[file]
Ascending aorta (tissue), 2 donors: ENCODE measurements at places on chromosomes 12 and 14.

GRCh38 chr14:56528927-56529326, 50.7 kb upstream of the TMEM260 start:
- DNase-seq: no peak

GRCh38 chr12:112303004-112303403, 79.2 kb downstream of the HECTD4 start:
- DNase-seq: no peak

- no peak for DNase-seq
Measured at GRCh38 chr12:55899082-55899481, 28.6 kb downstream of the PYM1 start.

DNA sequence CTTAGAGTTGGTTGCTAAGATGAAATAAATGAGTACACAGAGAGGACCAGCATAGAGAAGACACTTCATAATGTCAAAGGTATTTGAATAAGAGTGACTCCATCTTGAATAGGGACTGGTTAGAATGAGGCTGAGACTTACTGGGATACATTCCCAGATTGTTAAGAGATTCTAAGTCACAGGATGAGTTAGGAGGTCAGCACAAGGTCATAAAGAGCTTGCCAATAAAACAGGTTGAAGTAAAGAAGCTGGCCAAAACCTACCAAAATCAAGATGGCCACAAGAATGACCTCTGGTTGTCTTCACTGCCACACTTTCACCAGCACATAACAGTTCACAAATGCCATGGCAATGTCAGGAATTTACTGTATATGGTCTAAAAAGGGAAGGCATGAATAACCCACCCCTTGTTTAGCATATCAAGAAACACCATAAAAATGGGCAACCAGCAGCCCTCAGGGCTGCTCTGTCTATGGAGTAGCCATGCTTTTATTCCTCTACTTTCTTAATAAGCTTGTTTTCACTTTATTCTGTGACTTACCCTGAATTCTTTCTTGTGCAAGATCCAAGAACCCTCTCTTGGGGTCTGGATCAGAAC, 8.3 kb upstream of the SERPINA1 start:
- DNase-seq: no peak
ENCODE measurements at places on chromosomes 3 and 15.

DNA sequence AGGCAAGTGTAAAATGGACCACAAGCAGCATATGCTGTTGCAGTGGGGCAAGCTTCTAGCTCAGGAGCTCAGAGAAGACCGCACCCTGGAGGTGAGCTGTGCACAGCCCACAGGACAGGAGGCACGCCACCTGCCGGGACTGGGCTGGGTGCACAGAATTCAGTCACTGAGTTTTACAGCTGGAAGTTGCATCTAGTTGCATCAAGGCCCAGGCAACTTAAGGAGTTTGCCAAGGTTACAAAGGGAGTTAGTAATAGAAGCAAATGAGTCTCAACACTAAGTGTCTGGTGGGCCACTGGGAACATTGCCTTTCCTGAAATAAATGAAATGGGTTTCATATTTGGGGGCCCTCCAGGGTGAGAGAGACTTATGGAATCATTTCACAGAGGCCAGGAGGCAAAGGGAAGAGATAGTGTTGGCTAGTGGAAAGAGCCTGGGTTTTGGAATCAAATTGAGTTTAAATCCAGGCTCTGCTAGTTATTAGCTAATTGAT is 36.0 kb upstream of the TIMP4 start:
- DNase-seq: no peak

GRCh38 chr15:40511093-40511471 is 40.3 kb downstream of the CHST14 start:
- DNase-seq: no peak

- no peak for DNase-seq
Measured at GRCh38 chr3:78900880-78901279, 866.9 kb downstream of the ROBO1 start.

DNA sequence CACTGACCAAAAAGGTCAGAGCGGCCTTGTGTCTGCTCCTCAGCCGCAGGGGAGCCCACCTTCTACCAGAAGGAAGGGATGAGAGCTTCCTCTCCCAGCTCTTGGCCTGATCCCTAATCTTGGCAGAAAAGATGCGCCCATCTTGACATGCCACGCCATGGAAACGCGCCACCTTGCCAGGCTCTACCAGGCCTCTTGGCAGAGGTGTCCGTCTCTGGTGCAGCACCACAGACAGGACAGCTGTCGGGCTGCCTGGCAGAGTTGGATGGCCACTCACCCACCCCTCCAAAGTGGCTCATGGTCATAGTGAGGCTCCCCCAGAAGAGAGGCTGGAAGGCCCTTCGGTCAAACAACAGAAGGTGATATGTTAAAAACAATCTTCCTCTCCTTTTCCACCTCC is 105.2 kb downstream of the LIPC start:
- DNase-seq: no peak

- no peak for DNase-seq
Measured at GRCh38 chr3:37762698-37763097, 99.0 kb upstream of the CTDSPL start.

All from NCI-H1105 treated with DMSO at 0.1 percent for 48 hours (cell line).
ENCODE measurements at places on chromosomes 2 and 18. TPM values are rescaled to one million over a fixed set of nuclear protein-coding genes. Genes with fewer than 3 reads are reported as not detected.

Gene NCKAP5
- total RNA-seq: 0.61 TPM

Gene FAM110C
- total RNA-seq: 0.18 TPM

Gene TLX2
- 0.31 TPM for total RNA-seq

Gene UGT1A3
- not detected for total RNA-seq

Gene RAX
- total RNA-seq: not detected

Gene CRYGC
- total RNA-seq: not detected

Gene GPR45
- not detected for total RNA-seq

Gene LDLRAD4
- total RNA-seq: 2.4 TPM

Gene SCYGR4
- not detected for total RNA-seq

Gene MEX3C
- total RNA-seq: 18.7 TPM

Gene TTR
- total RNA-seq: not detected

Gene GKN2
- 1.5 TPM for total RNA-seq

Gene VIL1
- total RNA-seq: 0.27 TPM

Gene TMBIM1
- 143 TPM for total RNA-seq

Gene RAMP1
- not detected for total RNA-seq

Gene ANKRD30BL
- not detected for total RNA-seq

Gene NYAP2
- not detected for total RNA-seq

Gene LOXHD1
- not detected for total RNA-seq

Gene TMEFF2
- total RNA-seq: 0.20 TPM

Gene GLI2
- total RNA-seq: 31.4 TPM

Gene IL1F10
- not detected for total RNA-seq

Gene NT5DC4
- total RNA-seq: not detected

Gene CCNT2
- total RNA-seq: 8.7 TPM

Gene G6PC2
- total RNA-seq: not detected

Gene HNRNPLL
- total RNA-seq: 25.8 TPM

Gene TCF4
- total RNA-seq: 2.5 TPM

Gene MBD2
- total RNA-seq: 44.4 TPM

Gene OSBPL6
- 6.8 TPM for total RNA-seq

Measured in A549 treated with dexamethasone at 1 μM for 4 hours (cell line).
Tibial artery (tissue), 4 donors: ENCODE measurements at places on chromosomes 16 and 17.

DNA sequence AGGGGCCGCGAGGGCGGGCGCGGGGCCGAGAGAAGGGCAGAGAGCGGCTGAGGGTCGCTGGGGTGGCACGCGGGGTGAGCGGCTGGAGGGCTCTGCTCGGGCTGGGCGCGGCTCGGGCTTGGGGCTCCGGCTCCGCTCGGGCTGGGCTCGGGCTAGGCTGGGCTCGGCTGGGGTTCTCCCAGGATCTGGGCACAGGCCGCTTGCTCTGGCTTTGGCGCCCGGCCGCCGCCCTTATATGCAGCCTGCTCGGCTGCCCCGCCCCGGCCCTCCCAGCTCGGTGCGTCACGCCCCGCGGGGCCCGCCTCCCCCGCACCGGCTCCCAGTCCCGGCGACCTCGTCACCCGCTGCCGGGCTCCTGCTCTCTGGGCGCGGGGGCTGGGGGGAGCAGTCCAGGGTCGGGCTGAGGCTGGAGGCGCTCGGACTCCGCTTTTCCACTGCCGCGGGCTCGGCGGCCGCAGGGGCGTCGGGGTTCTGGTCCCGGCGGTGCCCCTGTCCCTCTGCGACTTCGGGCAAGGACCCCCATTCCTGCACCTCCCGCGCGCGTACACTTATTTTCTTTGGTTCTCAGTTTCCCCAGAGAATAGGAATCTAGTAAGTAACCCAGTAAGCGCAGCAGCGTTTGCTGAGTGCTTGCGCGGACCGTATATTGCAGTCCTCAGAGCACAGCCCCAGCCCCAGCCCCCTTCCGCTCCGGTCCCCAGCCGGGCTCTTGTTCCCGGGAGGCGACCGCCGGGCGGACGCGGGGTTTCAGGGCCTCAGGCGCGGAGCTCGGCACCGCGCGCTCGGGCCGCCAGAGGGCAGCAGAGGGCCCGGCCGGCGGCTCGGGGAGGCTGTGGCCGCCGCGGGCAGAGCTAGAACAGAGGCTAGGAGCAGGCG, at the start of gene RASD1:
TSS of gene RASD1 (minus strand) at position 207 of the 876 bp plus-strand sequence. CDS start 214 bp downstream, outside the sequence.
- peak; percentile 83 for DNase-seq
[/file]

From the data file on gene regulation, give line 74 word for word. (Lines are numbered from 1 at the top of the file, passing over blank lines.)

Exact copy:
- total RNA-seq: 2.5 TPM